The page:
1. You should be able to judge this from a content-neutral point of view. In other words, he was screwed from contractual and 1st amendment perspectives. You should be able to say that whether you are pro-Palestinian or Zionist in your perspective. People defending him because they agree with his perspective, or attacking him because they don't, are putting forward irrelevant information. In other words, you should put it in the form of a hypothetical: a faculty member was hired, quit his previous job, and moved, and then had the appointment canceled because of tweets about X (where X is an unknown variable.) What do you think? Your opinion should not change after you discover the content of the tweets.
2. Why was he hired by a dept. of American Indian Studies when almost all his publications are on Israel / Palestine? I was told by someone in the American Indian field that two factors enter. In the first place, American Indian activists identify strongly with the Palestinian cause, because colonialism. Secondly, there are few Indians with PhDs. The field itself just doesn't have a lot of depth (quantitatively). That explains the way that the Ward Churchills can rise to prominence. Again, I think this shouldn't matter for discussing whether he should be lured with the promise of a job and then have that taken away.
3. Since the trustees meet after classes begin, nobody is technically hired until after they begin teaching. Hence the argument that he wasn't fired because he was never hired, or that the trustees are more than a rubber-stamp, is utter bullshit. No contract from UIUC is worth the paper it's written on anymore.
4. Why not give him Marrouchi's job? I think it should be opening soon. (Sorry, I don't mean to say that all Arabs are interchangeable!)
5. Salaita is anti-semitic (in my view). He tweeted that Zionism is (partly) responsible for people saying anti-semitic things, that it made Anti-Semitism "honorable." I know other people interpret those tweets differently, but I simply don't agree. (Wishing more kidnappings of Israelis was also ill-advised.) I think the point is that the sole responsibility for anti-Semitism rests with anti-Semites. It would be as stupid to say "radical feminists, making 'misogyny' honorable since 1968." No, misogyny is not the fault of feminists, even ones with whom one doesn't agree. The "correct" interpretation of his tweets is that he is pointing out that Israeli propaganda equates all criticism of Israel with anti-Semitism, and thus robs the accusation of all force. The problem is that this interpretation is not obvious to all, needs to be pointed out, and still misses the fundamental point: anti-Semitism does exist and is harmful. The Spanish writer Antonio Gala, for example, published an article recently in which he said, basically, "those Jews again, they are good with money but is it a coincidence that nobody likes them, that they keep getting thrown out of everywhere? It's a wonder they are ever invited back." I kid thee not. So this is simply an anti-Semitic guy who would have that prejudice anyway, irrespective of Gaza. So some criticism really is motivated by anti-Semitism. Imagine that.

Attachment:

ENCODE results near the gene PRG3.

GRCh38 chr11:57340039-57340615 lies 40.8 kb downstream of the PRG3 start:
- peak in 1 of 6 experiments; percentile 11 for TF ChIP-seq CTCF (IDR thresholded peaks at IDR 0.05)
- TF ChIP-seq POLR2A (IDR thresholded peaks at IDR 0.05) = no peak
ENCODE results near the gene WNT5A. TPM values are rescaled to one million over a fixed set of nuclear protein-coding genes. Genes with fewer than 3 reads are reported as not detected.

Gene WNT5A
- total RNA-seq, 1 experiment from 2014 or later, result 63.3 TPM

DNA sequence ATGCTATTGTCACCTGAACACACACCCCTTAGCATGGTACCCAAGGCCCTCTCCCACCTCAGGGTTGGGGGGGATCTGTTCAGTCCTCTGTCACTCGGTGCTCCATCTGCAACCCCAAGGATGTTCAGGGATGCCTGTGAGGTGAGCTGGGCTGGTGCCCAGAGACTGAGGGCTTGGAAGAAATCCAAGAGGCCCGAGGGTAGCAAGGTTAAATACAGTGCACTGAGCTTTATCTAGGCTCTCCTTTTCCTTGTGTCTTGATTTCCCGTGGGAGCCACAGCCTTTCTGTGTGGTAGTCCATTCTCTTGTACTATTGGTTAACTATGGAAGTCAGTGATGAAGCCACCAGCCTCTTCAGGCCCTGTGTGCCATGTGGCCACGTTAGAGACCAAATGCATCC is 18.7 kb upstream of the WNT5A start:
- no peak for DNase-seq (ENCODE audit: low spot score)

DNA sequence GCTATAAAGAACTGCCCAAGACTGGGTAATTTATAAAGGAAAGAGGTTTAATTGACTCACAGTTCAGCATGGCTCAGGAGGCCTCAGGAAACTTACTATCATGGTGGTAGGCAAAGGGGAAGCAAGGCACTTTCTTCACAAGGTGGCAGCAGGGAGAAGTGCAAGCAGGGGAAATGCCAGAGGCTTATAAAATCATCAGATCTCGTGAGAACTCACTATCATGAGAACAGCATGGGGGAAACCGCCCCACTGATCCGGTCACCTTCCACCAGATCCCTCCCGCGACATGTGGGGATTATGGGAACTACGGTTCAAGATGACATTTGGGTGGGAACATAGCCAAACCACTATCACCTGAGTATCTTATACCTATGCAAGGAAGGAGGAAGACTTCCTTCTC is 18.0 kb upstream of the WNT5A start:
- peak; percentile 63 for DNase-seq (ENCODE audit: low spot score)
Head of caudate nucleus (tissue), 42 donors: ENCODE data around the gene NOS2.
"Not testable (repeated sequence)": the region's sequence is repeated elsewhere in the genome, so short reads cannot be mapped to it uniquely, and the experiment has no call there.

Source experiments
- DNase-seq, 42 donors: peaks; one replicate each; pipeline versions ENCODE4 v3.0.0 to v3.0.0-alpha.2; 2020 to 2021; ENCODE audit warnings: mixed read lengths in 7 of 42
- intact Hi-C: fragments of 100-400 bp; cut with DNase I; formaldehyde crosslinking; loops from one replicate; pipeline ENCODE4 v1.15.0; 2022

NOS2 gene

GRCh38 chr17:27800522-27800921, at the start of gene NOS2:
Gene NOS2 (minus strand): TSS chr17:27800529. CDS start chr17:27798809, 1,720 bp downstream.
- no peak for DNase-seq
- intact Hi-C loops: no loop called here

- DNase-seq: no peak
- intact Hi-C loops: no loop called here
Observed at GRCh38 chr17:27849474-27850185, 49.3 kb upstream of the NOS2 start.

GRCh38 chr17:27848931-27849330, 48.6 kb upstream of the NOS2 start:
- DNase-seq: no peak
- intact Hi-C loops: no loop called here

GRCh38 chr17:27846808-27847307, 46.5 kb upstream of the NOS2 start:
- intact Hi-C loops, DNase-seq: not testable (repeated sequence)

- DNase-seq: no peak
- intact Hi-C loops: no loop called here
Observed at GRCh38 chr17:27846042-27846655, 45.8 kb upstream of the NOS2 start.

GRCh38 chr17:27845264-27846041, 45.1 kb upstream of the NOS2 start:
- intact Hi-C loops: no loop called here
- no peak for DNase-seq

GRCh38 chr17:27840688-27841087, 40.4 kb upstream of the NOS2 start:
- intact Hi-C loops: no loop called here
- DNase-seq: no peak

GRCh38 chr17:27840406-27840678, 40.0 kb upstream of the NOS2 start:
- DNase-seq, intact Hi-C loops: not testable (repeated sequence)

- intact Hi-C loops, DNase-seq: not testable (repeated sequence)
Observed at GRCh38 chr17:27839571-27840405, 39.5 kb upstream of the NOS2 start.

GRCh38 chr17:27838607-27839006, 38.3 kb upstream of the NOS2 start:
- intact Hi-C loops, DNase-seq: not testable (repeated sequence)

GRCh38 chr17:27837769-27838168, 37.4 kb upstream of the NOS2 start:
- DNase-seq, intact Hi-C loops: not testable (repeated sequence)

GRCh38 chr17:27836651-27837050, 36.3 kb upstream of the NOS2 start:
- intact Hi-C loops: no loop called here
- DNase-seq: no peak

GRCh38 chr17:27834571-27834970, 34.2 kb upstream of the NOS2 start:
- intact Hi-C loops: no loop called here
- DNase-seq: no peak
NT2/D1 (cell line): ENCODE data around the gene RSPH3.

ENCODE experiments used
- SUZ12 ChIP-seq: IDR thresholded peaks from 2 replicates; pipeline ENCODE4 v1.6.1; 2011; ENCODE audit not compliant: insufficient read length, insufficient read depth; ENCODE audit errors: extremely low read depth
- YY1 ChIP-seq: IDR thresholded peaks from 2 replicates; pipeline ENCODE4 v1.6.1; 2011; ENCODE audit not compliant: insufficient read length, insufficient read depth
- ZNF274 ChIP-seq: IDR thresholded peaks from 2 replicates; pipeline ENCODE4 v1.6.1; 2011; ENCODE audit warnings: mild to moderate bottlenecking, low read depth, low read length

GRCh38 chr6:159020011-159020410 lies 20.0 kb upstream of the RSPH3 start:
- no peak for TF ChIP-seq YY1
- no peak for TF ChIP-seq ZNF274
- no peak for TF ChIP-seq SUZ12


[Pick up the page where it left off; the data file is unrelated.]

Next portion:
6. So what prejudices are legitimate? Is it really possible to have a content-neutral standard. Could it actually be shown that one's position on Palestine / Israel predicted, exactly, one's position on the question of Salaita? [I myself am highly critical of Israel, think Hamas is an absolute disaster, and that Salaita is a foolish anti-semitic blowhard who should sue the pants of UIUC.] I will cheer for him to win. I wouldn't cheer so hard if he were a Klansman or a misogynist.
7. No, I won't boycott the institution. I won't condemn your decision to boycott it, but I wouldn't refuse to have anything to do with it myself. I can't quite put my finger on why. Maybe I wouldn't want to penalize my colleagues who probably disagree with the administration by refusing to talk in their department.
8. But really, all you have to know is #1.